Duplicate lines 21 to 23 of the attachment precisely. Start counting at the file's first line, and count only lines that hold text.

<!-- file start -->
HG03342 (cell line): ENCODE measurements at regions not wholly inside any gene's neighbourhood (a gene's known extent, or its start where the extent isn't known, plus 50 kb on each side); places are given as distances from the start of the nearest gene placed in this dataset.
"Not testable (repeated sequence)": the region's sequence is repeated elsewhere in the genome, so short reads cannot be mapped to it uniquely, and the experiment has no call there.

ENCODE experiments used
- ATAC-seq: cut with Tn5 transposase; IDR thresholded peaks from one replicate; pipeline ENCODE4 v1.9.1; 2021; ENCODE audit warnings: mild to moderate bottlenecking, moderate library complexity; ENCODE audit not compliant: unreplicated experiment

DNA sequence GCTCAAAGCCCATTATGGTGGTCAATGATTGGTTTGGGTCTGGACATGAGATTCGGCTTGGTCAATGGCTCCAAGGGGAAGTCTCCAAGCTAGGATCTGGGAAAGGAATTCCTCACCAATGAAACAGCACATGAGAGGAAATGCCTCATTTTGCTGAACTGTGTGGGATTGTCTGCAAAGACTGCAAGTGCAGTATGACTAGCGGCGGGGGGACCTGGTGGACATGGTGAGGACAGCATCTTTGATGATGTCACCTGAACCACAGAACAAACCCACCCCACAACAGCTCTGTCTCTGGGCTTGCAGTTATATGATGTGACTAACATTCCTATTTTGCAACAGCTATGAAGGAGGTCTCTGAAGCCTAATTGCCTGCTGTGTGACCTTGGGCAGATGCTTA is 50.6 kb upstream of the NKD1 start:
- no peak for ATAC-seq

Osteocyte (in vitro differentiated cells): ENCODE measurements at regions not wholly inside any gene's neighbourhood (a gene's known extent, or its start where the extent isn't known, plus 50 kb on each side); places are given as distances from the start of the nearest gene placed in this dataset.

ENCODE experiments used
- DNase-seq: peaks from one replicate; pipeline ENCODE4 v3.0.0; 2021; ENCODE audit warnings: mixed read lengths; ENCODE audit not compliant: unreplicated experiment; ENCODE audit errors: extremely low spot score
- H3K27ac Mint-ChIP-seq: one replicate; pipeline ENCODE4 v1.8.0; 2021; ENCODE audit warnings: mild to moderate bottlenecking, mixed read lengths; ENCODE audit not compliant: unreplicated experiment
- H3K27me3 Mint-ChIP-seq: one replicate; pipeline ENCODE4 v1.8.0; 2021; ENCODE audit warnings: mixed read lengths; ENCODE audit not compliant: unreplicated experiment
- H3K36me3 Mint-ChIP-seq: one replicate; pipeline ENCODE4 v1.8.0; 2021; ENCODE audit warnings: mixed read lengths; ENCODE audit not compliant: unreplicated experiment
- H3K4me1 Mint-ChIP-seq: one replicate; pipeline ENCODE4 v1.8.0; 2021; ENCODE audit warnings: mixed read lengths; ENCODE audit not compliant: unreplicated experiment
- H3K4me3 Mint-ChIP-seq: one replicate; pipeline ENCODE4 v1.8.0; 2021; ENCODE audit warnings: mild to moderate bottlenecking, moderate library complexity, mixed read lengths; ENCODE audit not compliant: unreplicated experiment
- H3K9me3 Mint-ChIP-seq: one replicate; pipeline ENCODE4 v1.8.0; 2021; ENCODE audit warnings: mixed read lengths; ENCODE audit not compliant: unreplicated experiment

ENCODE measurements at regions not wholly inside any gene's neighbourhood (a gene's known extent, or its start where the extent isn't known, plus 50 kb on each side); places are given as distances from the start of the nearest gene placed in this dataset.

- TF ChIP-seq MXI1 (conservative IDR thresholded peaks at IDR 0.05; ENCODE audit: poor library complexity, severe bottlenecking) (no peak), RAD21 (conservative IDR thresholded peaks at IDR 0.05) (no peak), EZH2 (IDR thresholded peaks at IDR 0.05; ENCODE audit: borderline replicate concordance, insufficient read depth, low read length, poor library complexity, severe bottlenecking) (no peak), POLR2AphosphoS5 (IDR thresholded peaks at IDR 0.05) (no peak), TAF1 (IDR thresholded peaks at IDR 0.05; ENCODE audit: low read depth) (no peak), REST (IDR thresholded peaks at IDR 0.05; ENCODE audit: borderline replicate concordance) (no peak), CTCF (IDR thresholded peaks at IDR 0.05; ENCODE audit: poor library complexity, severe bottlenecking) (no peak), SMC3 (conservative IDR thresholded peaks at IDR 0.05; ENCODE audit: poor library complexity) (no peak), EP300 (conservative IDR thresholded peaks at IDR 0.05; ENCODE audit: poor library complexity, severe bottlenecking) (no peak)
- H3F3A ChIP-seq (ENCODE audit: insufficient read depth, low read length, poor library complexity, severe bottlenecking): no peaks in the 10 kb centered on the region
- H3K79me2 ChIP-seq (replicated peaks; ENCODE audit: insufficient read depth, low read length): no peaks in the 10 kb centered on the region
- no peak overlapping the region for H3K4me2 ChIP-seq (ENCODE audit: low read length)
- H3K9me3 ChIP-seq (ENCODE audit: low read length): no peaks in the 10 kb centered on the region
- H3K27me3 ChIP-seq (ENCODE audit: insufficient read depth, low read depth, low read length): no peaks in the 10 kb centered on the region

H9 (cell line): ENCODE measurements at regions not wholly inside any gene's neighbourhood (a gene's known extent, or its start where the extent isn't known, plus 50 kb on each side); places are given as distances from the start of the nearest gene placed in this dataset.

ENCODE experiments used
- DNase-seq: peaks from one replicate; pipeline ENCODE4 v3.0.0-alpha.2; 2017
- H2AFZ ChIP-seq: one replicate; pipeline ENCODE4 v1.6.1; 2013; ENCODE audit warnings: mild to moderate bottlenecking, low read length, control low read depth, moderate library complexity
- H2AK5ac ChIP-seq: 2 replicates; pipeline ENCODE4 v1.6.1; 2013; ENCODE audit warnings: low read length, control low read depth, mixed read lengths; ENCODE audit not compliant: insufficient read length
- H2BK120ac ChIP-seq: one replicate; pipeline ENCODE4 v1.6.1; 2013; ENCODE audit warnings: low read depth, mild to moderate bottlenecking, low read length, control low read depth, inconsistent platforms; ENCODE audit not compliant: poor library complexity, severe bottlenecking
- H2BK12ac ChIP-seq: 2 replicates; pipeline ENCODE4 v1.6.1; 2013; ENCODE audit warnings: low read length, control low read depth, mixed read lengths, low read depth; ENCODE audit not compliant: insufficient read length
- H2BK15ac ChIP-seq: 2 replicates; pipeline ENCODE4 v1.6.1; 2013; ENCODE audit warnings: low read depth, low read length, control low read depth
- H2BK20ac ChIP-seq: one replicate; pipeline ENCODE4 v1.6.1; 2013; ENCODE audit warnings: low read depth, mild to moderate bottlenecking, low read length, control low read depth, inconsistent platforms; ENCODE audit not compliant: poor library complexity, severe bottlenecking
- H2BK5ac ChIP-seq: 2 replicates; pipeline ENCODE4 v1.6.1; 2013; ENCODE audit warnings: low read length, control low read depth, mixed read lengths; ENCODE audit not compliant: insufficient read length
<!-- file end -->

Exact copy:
- H3K9me3 ChIP-seq (ENCODE audit: low read length): no peaks in the 10 kb centered on the region
- H3K27me3 ChIP-seq (ENCODE audit: insufficient read depth, low read depth, low read length): no peaks in the 10 kb centered on the region

H9 (cell line): ENCODE measurements at regions not wholly inside any gene's neighbourhood (a gene's known extent, or its start where the extent isn't known, plus 50 kb on each side); places are given as distances from the start of the nearest gene placed in this dataset.